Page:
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Author: Subject: Libraries dependent on volunteers
marymary100
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[*] Post 509733 posted on 19-10-2017 at 19:48 Reply With Quote
Libraries dependent on volunteers



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We no longer have a national public library service.
Until very recently, every local public library was part of a joined-up national network. In even the smallest library, people could be sure to find certain basics such as books and PCs, plus trained staff able to provide a gateway to national assets, including standard online reference works, national newspaper archives, a link to the British Library, access to the summer reading challenge for children in the summer holidays, and much, much more in terms of books, educational resources, reference material and contacts.
The whole point was to provide a standard service nationwide. But that has now gone.
It is now pot luck whether your local library is a full service, or instead, some nice people with cast-off books donated by other nice people. Or something – almost anything – in between.




There’s no way to tell if this ramshackle provision can survive. It has been common for community-managed libraries to have problems finding enough volunteers, or funding. Most residents have been grateful to have any kind of community facility.
But volunteer libraries have already ceased to provide a full, national library service. The taskforce did not ask about the quality of service in community-run libraries, so there is little information about the range and depth of books being stocked, or what kind of IT facilities are being provided. The research team could not even use a basic measure: the number of books being issued.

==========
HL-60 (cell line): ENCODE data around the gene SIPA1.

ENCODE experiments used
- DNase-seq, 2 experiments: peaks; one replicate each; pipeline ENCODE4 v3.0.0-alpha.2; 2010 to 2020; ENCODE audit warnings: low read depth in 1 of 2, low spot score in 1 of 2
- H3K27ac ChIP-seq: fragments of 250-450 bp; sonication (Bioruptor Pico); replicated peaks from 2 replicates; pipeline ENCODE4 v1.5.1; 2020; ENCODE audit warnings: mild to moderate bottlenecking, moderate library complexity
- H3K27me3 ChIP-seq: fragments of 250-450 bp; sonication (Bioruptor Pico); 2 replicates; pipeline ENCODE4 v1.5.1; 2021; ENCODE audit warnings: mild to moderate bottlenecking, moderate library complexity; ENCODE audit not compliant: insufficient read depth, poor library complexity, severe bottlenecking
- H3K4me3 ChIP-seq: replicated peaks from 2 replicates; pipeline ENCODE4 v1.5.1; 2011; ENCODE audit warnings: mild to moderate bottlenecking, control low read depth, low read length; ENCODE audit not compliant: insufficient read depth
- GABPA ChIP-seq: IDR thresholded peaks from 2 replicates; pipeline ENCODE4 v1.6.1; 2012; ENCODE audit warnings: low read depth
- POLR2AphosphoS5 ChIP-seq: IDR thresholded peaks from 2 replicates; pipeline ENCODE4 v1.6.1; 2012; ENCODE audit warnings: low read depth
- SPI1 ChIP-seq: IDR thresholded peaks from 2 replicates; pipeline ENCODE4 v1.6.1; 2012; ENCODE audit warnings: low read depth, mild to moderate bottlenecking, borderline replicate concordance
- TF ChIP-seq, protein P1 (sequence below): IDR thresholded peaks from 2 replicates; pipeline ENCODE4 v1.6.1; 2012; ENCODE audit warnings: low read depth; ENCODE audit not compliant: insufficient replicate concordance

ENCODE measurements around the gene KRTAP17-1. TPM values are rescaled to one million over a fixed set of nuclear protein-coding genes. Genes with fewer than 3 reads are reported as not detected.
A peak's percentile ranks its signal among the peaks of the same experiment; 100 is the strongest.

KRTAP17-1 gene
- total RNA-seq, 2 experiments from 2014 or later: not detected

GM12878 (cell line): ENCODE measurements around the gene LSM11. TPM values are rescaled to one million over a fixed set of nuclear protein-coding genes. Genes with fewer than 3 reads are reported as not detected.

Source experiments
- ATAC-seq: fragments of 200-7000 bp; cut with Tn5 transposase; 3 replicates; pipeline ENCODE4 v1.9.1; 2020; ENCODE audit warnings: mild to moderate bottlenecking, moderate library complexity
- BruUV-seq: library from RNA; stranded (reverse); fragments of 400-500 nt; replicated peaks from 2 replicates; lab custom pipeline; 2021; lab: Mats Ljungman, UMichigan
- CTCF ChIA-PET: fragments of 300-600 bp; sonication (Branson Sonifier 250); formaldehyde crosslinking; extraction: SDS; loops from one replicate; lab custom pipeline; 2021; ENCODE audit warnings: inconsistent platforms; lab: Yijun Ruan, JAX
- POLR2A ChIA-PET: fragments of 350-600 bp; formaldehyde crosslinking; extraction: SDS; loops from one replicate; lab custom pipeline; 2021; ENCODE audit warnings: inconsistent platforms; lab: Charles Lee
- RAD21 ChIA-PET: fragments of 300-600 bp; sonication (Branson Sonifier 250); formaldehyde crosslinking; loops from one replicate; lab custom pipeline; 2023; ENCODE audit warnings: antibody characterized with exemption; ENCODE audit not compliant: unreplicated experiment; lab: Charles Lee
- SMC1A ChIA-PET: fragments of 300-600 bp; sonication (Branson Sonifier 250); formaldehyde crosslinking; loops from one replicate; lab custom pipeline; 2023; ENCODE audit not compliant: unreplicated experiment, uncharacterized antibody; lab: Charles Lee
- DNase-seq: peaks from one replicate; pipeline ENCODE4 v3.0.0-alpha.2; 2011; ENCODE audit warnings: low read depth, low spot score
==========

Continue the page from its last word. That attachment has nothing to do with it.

The government has sat back and watched the most drastic change in decades to an essential frontline public service. In an affluent country, with key needs for information and human connection, this is unforgivable.


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[*] Post 509736 posted on 20-10-2017 at 00:06 Reply With Quote


Sadly, with the advent of mr Google and e-Books, the public library service is the one to suffer. It is no longer economical to pay staff to administer the shrinking number of books that are now available on-line. Fewer and fewer people will inhabit that "quiet" space we once enjoyed. There will always be a centralised repository of books, but, I suspect it will be along the lines of the national archives where you may access it, but not as easily, or as quickly as the local library. As with all "progress" jobs either disappear, or change, in this case, I suspect the "librarian" as we know it will be much like the old night soil. We still have sanitation workers, as we will always have librarians.
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[*] Post 509769 posted on 22-10-2017 at 22:24 Reply With Quote


For those who are willing to use the free sources on the internet, there is a lot of material to read on most subjects, and much fiction as well. (Sadly, sometimes the supposedly factual material actually IS fiction.)

Those who were compelled to go the the library for schoolwork information are likely skipping it, perhaps unaware of what they are missing when certain valuable books are not available free online.
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